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Page 175 - ... teeth: and being sown up and down, may chance to spring up armed men. And yet, on the other hand, unless wariness be used, as good almost kill a man as kill a good book: who kills a man kills a reasonable creature, God's image; but he who destroys a good book, kills reason itself, kills the image of God, as it were, in the eye.
Page 552 - That each, who seems a separate whole, Should move his rounds, and fusing all The skirts of self again, should fall Remerging in the general Soul, Is faith as vague as all unsweet. Eternal form shall still divide The eternal soul from all beside; And I shall know him when we meet; And we shall sit at endless feast, Enjoying each the other's good.
Page 175 - There must be licensing dancers, that no gesture, motion or deportment be taught our youth but what by their allowance shall be thought honest; for such Plato was provided of.
Page 540 - There was a time when meadow, grove, and stream, The earth, and every common sight, To me did seem Apparelled in celestial light, The glory and the freshness of a dream. It is not now as it hath been of yore; — Turn wheresoe'er I may, By night or day, The things which I have seen I now can see no more.
Page 544 - Thro' all the dewy-tassell'd wood, And shadowing down the horned flood In ripples, fan my brows and blow The fever from my cheek, and sigh The full new life that feeds thy breath Throughout my frame, till Doubt and Death, 111 brethren, let the fancy fly From belt to belt of crimson seas On leagues of odor streaming far, To where in yonder orient star A hundred spirits whisper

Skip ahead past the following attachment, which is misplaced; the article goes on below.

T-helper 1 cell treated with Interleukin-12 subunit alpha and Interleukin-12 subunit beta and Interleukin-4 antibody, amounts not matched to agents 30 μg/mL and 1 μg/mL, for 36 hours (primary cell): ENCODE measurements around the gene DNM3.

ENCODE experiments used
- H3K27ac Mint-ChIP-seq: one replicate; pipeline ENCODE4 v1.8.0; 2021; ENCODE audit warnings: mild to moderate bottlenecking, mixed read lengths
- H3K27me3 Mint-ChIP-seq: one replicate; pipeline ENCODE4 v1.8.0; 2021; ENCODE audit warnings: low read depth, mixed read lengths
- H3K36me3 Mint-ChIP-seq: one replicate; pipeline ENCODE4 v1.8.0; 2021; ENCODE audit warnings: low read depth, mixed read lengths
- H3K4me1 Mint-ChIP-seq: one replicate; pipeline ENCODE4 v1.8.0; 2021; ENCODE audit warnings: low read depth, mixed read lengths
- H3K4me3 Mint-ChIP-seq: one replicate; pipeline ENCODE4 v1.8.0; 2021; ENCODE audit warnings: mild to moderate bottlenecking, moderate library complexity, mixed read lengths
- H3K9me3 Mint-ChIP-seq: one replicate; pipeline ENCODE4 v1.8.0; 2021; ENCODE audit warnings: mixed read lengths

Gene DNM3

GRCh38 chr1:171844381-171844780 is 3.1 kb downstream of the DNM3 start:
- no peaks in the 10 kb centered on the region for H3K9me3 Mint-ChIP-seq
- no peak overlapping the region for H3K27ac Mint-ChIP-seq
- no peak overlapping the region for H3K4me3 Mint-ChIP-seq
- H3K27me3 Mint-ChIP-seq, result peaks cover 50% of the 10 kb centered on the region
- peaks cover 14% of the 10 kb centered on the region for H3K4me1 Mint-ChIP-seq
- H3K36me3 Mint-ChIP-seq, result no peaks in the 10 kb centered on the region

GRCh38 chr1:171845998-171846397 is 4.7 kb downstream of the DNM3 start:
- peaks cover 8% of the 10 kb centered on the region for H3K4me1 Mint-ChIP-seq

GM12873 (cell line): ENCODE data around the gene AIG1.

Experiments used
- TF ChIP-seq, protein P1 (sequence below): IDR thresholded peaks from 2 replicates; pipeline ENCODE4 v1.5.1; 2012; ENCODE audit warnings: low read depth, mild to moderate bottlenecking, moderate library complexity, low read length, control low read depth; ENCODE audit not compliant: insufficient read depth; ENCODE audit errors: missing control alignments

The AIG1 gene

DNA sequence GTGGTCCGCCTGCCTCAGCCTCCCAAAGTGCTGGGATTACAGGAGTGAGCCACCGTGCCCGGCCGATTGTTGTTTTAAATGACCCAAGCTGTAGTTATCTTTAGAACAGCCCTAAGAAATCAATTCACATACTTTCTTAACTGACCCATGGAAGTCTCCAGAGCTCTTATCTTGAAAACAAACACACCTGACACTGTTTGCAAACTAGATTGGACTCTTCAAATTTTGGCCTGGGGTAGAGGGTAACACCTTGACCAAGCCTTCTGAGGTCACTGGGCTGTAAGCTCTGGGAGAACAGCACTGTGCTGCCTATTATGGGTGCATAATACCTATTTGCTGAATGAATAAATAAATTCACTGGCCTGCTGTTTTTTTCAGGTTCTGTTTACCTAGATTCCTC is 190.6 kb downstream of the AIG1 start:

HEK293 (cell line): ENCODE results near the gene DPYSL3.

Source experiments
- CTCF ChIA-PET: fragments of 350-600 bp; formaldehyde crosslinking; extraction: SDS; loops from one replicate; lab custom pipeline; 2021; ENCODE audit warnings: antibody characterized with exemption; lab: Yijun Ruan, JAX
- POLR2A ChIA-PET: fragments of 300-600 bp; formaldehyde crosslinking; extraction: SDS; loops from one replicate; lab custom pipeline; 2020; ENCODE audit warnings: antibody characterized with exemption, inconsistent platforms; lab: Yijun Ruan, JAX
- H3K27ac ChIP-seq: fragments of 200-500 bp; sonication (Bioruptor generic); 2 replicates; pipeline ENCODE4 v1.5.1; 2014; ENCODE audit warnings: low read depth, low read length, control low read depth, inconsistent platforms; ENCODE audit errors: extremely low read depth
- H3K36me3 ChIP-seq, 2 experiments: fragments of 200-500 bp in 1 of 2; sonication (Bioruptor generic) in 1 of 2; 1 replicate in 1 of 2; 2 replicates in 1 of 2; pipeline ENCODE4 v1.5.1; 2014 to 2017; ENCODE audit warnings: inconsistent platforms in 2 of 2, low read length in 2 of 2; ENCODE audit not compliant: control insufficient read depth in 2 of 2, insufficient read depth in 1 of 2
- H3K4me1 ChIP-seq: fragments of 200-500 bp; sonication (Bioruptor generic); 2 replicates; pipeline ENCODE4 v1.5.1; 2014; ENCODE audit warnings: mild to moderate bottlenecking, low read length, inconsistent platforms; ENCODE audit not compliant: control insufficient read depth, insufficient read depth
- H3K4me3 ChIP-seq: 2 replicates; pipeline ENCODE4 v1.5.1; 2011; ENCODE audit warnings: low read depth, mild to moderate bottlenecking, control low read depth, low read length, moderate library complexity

Page 497 - Must hear Humanity in fields and groves Pipe solitary anguish; or must hang Brooding above the fierce confederate storm Of sorrow, barricadoed evermore Within the walls of cities...
Page 540 - The Clouds that gather round the setting sun Do take a sober colouring from an eye That hath kept watch o'er man's mortality; Another race hath been, and other palms are won.
Page 500 - NUNS fret not at their Convent's narrow room ; And Hermits are contented with their Cells ; And Students with their pensive Citadels : Maids at the Wheel, the Weaver at his Loom, Sit blithe and happy; Bees that soar for bloom, High as the highest Pea.k of Furness Fells, Will murmur by the hour in Foxglove bells : In truth, the prison, unto which we doom Ourselves, no prison is...
Page 119 - Ye stars ! which are the poetry of heaven ! If in your bright leaves we would read the fate Of men and empires — 'tis to be forgiven, That in our aspirations to be great, Our destinies o'erleap their mortal state, And claim a kindred with you ; for ye are A beauty and a mystery, and create In us such love and reverence from afar, That fortune, fame, power, life, have named themselves a star.